Most Canadian dads aren't active in infant care, even though there is overwhelming evidence that it’s good for them, their children, and their households. This is partly because there isn't a social expectation that they participate, they lack experience and confidence, and they don't understand the value of their contributions.
How might we design a product that encourages dads to participate in infant care by building their confidence as parents and highlighting the value of their contributions to their child's success?
I interviewed six new parents and found that all of the dads were trying to help with infant care, but none felt they were making meaningful contributions to their child's well-being.
To address this need, I researched infant development theory and decided to design a solution around Infant Communication Development (ICD). ICD has proven impacts on early childhood success, established milestones that help parents observe infant development, and the ability to encourage parent-child bonding. By engaging with ICD, my users would make a meaningful contribution to their child's well-being and build their confidence as parents.
My users wanted to spend quality time with their newborns but weren't sure how because of their limited experience with infants.
Scientifically driven audio activities help users engage with their newborns and encourage their development. They allow users to focus on their babies and listen for prompts instead of looking at their phones.
My users are busy and tired and need their hands free to hold everything together.
Short task flows allow users to access activities within three interactions and stay hands-on with their infants. In future iterations, I would like to explore this same concept using a voice assistant to create a hands-free solution.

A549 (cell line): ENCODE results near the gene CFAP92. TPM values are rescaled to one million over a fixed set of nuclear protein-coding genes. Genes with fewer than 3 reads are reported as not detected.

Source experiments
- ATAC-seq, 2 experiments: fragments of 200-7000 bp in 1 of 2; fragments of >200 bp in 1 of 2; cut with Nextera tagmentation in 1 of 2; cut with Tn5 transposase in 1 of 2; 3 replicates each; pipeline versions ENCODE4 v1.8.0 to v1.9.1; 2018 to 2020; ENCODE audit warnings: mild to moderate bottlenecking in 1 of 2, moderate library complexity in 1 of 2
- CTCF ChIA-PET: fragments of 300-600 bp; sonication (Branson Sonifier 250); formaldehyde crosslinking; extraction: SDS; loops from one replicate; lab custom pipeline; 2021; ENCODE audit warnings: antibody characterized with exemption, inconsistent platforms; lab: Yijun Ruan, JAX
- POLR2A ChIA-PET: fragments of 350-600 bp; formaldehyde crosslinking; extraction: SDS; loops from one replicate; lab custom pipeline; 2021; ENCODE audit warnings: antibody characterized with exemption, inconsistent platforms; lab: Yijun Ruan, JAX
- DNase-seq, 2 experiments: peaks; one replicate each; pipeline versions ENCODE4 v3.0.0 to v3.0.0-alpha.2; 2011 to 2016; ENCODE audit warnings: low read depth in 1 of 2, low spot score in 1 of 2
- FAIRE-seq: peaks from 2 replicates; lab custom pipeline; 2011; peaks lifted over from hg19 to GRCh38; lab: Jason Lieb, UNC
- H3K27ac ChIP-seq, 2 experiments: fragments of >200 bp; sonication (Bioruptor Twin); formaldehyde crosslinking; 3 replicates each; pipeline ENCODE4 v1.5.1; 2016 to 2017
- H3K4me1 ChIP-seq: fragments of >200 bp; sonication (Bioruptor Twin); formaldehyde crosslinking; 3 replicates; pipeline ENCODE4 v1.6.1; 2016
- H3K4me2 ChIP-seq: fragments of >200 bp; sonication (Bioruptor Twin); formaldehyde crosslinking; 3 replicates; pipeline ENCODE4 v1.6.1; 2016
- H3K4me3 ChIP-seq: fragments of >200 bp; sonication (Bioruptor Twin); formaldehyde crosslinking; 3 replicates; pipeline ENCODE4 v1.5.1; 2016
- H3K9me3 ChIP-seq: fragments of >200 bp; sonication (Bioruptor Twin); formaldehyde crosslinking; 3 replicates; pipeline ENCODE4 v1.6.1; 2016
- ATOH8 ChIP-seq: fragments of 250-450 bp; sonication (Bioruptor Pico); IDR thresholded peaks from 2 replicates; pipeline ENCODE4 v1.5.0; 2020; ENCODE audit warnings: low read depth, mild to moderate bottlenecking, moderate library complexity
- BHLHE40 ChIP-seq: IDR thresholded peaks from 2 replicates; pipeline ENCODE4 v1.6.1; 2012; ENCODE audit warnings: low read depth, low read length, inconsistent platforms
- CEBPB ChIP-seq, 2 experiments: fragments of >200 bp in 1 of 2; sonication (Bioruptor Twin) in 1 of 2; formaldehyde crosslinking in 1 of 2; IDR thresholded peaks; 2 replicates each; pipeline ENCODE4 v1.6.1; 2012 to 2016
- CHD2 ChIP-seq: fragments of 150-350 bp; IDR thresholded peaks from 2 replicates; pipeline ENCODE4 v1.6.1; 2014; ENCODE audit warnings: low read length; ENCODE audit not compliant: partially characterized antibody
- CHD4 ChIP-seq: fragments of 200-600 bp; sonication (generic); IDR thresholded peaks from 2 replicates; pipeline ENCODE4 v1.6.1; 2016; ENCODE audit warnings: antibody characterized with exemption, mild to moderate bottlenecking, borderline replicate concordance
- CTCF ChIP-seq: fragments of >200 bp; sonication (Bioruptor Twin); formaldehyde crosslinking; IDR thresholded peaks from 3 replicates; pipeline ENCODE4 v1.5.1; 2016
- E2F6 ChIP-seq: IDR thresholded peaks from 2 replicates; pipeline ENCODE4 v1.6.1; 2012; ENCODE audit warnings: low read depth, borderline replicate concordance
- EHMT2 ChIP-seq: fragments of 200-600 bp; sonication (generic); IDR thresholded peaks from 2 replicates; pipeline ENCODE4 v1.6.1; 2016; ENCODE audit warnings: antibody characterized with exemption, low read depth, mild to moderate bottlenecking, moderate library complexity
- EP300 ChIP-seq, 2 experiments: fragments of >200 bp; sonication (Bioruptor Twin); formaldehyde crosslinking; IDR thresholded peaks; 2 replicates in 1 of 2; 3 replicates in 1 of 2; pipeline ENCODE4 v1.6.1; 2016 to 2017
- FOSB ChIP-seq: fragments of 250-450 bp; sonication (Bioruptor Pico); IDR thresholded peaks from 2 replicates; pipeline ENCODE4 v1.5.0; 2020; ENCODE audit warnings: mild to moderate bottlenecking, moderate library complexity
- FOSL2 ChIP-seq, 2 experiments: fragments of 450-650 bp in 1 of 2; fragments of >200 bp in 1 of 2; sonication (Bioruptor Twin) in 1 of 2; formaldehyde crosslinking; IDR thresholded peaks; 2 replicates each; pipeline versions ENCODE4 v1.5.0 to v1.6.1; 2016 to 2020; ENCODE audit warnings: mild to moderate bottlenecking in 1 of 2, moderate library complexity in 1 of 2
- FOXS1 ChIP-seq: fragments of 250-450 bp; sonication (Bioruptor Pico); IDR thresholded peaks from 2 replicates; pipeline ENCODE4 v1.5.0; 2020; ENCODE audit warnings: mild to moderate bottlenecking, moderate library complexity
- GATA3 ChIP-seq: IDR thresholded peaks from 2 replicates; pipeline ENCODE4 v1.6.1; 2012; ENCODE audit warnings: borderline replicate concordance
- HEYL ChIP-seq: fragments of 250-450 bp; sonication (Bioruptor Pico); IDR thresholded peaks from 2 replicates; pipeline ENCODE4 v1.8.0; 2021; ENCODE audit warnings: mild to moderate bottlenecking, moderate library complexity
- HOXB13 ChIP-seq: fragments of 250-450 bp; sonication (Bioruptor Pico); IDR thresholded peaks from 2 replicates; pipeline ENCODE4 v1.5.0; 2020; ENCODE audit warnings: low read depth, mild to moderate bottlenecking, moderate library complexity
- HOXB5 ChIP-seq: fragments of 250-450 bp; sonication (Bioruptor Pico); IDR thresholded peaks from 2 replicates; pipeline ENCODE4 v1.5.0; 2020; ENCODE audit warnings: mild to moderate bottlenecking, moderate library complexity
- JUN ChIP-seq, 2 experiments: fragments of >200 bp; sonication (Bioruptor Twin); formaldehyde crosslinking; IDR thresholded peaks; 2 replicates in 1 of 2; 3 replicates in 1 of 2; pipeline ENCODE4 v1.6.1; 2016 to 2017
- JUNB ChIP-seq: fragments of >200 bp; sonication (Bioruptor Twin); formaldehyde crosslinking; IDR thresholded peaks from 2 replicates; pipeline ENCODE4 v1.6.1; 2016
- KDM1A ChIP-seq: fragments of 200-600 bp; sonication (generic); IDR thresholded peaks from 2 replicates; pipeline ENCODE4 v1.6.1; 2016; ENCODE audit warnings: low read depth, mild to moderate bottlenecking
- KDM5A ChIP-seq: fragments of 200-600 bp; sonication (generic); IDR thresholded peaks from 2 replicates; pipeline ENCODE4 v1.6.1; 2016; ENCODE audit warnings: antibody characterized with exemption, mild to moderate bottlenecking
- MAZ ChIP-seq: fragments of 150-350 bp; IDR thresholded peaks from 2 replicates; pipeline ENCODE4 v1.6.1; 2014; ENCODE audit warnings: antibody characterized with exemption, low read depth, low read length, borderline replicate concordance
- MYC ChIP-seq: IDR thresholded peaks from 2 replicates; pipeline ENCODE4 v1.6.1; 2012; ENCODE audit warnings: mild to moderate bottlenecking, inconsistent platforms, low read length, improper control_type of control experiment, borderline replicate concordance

Infant development is a subtle process that my users were unfamiliar with. They were at risk of missing the signs that their child was growing and that they were contributing to that growth.
The milestone tracker highlights the nuanced changes newborns experience as they grow. This helps users become more observant and know that their efforts are contributing to their child's development.
My users lacked confidence in their roles as parents and didn't feel like their efforts were valuable.
The trophy room allows users to celebrate their efforts and view their family as a team. It prompts them to take photos with their child at major milestones and rewards them for engaging with the app.
Of the six parents I interviewed at the start of the project, five thought it would be valuable for their family. All of the dads said they would use it regularly if it helped them become more aware of their child's development.
I also spoke to two public health experts with experience in parental education who thought the concept was tremendously valuable and had market potential.
Listening to my users and integrating their feedback produced my best results. Users provided me with inspiration, knowledge, and direction. My job was to use their input and create a solution that met their needs and exceeded their imaginations.
Throughout the project, I uncovered many of my unchecked assumptions, even though I had tried to reflect on them before starting the project. It forced me to be flexible, revisit old content, and alter course, but I'll spend more time digging into my assumptions moving forward.